Wednesday, June 12, 2013

Tales of a Cold Warrior - Hat Apology, Long Dusty Walks, and Grenades

(To get the full story, you may want to go back and start from the beginning)

I would like to say that much of the memories of basic training have not faded, but alas time is the great thief of memories. There are a few bright images from that period that stand out that I will never forget, either because they were frustrating, poignant, or amusing. The hat apology was one of them. To set the stage, even in the brutal environment of basic, I attempted to be a shadow. That’s not to insinuate that I took crap from anyone, but it does imply that I did not have an aggressive personality. One of the points of basic was to cull the timid out of you. There is no place on the battlefield for a timid soldier. The drills, being excellent at assessing the troops under their tutelage, spotted this tendency in me and worked to remove it.

The turning point for me came one morning in the mess hall. During meals, all the drill sergeants sat at the head table. Directly behind them was the entrance to the kitchen where trays and plates were dropped off for cleaning. They would make it a habit to place their drill hats on the ledge of the low wall separating the mess hall from the scullery, which ran behind their table. I believe their purpose for sitting there was four fold. First, it gave them a full view of the mess hall so they were able to see if any trouble was developing among their charges. That's not to imply that fights were common. I guess they might have been if we weren't all so damn tired most of the time. Secondly, it faced the entrance of the hall, so they could see if anyone important came in (like a lost officer) and when their troops were exiting. Thirdly, they could monitor the plates being returned to ensure that everyone was eating. Eating was extremely important as the activity during training was necessarily at a high level and the caloric intake had to match that demand. It is safe to say that I never ate so much and lost weight as quickly as those first few months in the Army. Finally (and probably most important) the wall was a great place to put their hats while they were eating.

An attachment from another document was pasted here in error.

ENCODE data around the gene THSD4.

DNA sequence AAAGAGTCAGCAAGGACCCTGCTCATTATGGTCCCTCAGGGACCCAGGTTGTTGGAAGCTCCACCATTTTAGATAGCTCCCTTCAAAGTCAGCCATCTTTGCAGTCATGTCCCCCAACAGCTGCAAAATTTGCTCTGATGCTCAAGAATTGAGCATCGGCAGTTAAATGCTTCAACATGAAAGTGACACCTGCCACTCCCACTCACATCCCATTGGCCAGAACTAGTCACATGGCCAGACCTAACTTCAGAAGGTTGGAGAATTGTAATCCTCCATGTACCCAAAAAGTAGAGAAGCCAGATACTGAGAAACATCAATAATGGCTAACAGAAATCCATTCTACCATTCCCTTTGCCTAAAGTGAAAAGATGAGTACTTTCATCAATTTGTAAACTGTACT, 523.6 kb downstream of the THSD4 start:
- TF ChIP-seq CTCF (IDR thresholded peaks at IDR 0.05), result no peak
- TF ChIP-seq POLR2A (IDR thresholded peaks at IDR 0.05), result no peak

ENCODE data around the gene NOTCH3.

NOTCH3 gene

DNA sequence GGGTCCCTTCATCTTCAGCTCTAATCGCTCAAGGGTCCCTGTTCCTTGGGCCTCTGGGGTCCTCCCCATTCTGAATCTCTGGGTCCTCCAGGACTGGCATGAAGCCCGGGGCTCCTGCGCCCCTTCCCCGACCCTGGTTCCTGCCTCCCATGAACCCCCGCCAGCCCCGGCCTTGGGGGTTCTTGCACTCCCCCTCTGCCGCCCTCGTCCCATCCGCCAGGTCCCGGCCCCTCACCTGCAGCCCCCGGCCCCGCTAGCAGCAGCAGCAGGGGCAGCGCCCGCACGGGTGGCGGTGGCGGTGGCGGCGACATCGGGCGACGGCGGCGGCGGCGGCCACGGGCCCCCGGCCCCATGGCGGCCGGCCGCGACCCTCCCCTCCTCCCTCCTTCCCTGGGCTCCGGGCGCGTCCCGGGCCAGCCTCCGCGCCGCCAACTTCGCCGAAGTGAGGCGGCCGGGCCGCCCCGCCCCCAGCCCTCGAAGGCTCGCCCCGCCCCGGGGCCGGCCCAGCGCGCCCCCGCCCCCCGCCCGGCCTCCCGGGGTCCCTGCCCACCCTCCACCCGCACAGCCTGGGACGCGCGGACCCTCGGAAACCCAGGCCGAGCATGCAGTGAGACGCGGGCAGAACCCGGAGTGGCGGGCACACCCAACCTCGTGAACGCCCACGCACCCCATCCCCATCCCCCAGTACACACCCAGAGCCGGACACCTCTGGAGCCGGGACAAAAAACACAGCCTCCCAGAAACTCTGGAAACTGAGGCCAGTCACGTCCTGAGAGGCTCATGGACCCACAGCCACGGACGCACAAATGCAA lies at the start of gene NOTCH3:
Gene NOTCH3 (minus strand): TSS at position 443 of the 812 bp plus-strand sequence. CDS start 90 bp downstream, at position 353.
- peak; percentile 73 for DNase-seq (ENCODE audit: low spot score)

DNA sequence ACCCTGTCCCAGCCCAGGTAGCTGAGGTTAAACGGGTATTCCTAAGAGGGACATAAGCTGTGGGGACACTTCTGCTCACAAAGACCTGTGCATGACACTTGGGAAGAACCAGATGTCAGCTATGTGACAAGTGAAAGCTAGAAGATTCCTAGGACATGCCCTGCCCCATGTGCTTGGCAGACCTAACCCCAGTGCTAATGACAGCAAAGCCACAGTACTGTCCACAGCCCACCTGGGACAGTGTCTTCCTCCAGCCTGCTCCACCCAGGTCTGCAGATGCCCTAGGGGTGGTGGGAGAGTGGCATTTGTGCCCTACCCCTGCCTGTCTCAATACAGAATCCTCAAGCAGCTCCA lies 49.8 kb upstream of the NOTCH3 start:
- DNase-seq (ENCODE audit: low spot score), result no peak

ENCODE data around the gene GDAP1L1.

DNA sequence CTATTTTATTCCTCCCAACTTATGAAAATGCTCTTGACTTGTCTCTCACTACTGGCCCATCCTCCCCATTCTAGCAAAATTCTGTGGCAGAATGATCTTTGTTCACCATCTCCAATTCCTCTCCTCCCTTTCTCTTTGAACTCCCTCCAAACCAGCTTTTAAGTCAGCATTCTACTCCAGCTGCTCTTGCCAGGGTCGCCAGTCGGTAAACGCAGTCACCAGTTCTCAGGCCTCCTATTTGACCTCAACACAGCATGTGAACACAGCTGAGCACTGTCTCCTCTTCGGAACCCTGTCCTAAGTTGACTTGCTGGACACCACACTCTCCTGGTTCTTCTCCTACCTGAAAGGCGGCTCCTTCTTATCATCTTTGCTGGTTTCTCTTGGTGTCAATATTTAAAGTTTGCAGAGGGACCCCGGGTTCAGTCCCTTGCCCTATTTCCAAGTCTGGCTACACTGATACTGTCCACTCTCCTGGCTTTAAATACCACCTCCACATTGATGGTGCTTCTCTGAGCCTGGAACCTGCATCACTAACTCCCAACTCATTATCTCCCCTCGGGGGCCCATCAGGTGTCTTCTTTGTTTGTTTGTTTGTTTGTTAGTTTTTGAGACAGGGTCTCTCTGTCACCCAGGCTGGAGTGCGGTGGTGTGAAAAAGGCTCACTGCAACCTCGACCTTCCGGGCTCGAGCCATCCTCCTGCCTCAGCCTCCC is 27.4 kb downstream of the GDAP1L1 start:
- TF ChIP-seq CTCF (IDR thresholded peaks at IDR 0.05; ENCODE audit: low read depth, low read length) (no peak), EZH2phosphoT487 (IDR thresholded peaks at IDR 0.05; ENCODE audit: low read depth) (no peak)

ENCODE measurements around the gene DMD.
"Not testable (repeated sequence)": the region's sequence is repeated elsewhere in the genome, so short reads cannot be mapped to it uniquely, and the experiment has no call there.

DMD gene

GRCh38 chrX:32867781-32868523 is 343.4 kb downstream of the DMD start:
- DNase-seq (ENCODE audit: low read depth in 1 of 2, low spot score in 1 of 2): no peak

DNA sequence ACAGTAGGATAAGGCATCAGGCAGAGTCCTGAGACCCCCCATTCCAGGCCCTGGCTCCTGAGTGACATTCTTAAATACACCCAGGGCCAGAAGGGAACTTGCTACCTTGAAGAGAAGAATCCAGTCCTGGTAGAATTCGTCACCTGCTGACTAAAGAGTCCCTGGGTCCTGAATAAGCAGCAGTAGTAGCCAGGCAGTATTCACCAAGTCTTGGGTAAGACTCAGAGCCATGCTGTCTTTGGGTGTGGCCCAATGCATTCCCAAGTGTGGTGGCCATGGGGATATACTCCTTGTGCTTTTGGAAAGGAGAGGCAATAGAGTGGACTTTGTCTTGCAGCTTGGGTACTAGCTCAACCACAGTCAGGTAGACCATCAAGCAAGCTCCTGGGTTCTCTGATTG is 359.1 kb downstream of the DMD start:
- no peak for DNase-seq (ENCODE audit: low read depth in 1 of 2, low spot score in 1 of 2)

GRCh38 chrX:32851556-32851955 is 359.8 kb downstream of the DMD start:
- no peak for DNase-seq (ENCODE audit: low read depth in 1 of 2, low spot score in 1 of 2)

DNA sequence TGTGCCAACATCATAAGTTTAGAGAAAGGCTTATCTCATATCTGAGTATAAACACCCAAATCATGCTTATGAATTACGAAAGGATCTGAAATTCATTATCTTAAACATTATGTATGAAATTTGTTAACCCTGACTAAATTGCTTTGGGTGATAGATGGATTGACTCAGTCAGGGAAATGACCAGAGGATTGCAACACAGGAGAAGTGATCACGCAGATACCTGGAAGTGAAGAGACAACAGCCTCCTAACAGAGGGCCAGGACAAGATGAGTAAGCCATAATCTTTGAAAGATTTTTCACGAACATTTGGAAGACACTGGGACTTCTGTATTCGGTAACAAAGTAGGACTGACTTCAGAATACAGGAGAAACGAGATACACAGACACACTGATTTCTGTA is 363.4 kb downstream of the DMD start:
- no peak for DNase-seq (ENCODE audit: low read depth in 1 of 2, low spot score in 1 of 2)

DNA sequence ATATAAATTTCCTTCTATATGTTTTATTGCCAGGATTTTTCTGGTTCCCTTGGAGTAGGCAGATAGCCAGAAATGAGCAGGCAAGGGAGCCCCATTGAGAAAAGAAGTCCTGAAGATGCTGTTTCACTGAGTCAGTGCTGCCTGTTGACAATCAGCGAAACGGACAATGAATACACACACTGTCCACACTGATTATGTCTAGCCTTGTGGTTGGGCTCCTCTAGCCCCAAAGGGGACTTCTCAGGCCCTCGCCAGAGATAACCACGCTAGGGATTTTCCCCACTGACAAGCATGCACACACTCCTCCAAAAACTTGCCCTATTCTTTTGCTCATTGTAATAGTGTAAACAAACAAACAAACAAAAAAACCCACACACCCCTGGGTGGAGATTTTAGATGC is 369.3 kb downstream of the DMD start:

So on this particular occasion I was rushing to get my tray returned and back outside. You see we were not allowed to idle over or meals. We had a very limited time to eat, and were expected to do so with as much dispatch as we could muster. To this day I don’t know if I was bumped, careless, or just tired, but on the way out of the scullery, I brushed against Sgt F’s hat at the end of the wall, knocking it off and onto the floor. Now in a normal society such a transgression would be no big deal. You would pick the hat up, brush it off, put it back, and go about your business. This was not a normal society. A drill’s hat was his mark of authority. The mere act of touching it was transgression that was at the root of many a motivational speech. For example “You little weakling, if you think your tough come & knock this hat off my head” (no one ever did). As I watched the hat drop, I knew I was in for it. Everyone in the mess hall did too, for a hush fell over the hall, as my fellow recruits waited for what was sure to be a swift and entertaining retribution.